Energy storage has long been a major issue in solving the energy crisis. Energy, in forms such as wind energy, is quite abundant. However, the wind does not always blow when energy is needed, nor does the sun shine when it is convenient for us. The limiting factor with these "free" forms of energy is storage. One proposed storage solution is in the form of batteries. However, with our current battery technology we are not able to feasibly store energy on the scale that we use it.
One obvious solution, if possible, would be to increase the storage capacity of the batteries. Though no major breakthrough has yet been found, we have make some improvement in recent years through the addition of materials such as carbon nanotubes and graphene. Graphene is a single layer (one atom thick) of graphite, the material often used as pencil lead. Graphene is made of carbon with a hexagonal bond shape. Its electronic properties vary greatly from graphite since charge carriers (electrons and holes) can only move in two rather than three dimensions.  Graphene can be rolled upon itself to form a carbon nanotube. A single rolled sheet of graphene is called a single-wall nanotube, and acts as either a metal or semiconductor based on the orientation in which it rolls. A series of tubes rolled around each other is called a multi-wall nanotube.  Though the basic properties of graphene and nanotubes are well know, there is a significant amount of research still to be done on these materials.
A research group at MIT, led by Dr. Yang Shao-Horn, has recently published the results of their work on carbon nanotube enhanced batteries. In their experiment, the group built batteries with modified cathodes (the positive electrode of the battery) and lithium titanium oxide anodes (the negative electrode of the battery).  The cathode was made entirely out of commercially available multi-wall carbon nanotubes. To fabricate a proper cathode, the group used a method by which they increased the thickness of the cathode layer by layer of carbon nanotubes. The cathodes reported in their paper were a maximum of 3 micrometers thick. These cathodes are miniscule in comparison to traditional lithium-ion electrodes which are on the order of 100 to 200 micrometers thick. 
The electrodes are thin because the current process of making these nanotube electrodes is quite tedious and time consuming. The electrode would be washed in a bath of carbon nanotubes in a solution. It would then be left out to dry, with gravity pulling the nanotubes down through the solution on the electrode and depositing a new layer on the previous top layer of the electrode. The drying time is on the order of 15 minutes, and since each layer of nanotubes is very thin the process had to be repeated about 400 times to create one usable cathode.  To fix this issue, new work is being done to develop a method by which carbon nanotubes are sprayed onto the electrode layer by layer. The group estimates this method could speed up production of nanotube cathodes by about 100 times, allowing for the production of much thicker and more interesting nanotube cathodes.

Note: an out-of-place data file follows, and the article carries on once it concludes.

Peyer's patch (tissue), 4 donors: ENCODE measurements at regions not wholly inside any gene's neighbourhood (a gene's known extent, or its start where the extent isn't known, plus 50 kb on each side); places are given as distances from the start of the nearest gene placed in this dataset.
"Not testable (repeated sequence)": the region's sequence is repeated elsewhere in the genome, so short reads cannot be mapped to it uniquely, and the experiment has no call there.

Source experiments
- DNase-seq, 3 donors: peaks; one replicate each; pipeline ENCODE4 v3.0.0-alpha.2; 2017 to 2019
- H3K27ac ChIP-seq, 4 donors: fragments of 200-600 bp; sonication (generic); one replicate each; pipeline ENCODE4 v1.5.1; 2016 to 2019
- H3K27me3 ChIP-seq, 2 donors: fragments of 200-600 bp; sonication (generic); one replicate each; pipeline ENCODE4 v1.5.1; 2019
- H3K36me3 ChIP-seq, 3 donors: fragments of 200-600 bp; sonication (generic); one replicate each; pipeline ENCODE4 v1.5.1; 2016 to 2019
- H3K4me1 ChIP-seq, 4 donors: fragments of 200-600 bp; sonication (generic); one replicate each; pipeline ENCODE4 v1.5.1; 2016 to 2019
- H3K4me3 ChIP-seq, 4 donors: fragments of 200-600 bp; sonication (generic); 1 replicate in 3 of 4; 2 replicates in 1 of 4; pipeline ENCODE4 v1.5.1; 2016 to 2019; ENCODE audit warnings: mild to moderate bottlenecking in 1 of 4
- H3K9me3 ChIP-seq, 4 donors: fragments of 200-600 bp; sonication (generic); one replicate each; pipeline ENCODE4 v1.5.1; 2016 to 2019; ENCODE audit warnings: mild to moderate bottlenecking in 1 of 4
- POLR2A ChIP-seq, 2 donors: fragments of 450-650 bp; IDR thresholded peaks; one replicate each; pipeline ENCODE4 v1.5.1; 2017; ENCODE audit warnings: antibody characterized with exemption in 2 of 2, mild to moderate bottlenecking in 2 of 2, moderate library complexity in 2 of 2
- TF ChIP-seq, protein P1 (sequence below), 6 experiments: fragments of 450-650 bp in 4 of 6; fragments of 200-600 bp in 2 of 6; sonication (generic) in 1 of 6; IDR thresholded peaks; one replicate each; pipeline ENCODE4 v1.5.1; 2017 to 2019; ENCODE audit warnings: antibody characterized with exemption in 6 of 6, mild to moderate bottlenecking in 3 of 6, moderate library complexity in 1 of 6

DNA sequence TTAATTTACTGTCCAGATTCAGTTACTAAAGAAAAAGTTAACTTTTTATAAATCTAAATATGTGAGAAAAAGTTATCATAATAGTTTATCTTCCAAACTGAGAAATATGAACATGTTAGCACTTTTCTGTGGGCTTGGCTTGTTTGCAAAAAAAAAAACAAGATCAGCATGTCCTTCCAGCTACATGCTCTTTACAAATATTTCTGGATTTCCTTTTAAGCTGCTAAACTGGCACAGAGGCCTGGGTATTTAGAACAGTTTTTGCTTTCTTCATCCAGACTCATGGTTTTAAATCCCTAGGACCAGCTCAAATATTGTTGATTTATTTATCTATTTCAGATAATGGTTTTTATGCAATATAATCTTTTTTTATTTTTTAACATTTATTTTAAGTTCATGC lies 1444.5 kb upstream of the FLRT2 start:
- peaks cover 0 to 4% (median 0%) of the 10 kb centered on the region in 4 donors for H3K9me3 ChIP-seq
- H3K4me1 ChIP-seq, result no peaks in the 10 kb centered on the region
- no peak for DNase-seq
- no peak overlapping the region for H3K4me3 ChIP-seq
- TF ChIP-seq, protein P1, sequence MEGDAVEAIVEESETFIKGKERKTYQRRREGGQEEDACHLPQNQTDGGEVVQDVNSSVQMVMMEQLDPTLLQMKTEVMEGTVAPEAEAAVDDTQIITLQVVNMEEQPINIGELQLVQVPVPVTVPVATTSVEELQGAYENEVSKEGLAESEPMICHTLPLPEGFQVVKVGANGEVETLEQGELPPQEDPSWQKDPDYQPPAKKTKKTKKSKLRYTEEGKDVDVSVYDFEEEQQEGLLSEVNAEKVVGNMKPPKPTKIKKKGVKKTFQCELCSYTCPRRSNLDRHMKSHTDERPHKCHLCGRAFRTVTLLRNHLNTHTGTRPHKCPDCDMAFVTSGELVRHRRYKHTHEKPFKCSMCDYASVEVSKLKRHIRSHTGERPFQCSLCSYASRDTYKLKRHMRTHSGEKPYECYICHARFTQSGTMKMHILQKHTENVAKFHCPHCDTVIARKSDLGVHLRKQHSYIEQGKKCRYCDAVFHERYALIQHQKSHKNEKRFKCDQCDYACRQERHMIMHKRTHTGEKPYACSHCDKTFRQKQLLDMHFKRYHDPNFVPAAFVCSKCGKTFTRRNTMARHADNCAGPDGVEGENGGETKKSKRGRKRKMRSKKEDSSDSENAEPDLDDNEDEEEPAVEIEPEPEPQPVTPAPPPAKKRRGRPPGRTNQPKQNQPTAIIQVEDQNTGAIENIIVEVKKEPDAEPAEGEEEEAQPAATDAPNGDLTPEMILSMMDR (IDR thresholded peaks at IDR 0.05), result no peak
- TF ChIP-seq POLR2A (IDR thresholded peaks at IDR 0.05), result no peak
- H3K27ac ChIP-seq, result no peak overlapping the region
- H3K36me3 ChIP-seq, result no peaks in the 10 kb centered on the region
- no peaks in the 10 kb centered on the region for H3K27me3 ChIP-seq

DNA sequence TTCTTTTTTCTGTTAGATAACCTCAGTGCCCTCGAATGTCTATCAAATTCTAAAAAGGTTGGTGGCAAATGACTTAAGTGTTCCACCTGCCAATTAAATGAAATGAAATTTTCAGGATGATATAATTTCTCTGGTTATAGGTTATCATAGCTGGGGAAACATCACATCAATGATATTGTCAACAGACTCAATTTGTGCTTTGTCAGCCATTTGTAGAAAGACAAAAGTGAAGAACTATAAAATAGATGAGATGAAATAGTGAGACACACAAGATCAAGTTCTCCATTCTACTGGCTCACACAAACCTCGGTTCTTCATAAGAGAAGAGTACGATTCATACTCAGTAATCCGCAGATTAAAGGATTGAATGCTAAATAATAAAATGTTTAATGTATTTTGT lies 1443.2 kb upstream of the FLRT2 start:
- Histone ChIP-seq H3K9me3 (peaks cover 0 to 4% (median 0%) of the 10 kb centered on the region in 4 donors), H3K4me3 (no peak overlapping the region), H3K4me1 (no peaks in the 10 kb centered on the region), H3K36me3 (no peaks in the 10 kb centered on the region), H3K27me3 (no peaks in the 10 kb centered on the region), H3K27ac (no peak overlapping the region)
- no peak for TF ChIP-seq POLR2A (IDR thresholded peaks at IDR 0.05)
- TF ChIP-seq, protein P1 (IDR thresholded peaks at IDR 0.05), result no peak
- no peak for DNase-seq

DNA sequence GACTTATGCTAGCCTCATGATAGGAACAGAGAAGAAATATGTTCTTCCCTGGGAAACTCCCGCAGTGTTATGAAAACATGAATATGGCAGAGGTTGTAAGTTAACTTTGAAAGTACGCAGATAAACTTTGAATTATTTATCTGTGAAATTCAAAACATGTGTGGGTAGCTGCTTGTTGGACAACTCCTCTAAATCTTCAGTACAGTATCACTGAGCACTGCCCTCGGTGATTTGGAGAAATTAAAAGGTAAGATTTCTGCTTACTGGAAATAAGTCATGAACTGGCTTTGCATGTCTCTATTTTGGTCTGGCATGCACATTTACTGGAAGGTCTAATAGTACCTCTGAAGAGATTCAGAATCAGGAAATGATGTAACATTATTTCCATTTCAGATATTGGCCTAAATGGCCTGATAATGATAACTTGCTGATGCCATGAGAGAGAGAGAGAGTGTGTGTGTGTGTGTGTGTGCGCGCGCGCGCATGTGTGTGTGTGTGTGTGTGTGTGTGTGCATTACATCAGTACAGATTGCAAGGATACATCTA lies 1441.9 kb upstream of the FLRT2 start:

The result of building such an electrode is that the nanotube structure has a much larger surface area per volume than do traditional electrode materials. The increased area of exposed electrode surfaces allows more charge to be stored and charge carriers to move faster.  The group estimates that each layer of electrode can store about 200mAh/g of charge and deliver 100kW/kg of power. The group also determined there was minimal degradation of the nanotube electrode after a few thousand cycles of charging and discharging. The group's nanotube and lithium titanium oxide batteries were found to store about five times the amount of charge and deliver about ten times the power of a comparably sized lithium-ion battery. 
A research group at the Pacific Northwest National Laboratory led by Dr. Gary Yang has built battery devices where the traditional lithium titanium oxide electrodes were coated with a sheet of graphene. They showed that the addition of graphene greatly increased the recharge time of the batteries. The group estimated that their modified batteries, with a pre-modified recharge time of about two hours, could be recharged in only ten minutes.  Commercial production of these devices would mark a significant improvement in the performance of lithium-ion batteries.
There are a number of challenges which must be addressed before devices similar to those made by the Shao-Horn group at MIT could be used for commercial purposes. As discussed above, the nanotube electrode must be made many times thicker to deliver the power that many electronic devices require. At the same time, there is a shortage of affordable, high quality multi-wall carbon nanotubes for large scale commercial production.  There is also no guarantee that the properties shown by the group for electrodes on the order of 3 micrometers will scale to devices whose electrodes are on the order of 50 micrometers or greater. Dr. Shao-Horn suggests there is no such theoretical limitation, though there has been no experimental evidence to back this.  Presently, the devices the group makes could be used to power microelectronic devices. However, serious advances in size must be made before such devices could be used to power reasonably sized electronic devices, replace the batteries in electric cars, or store significant amounts of energy produced from wind, solar, or other forms of alternative energy.
© Matthew Yankowitz. The author grants permission to copy, distribute and display this work in unaltered form, with attribution to the author, for noncommercial purposes only. All other rights, including commercial rights, are reserved to the author.
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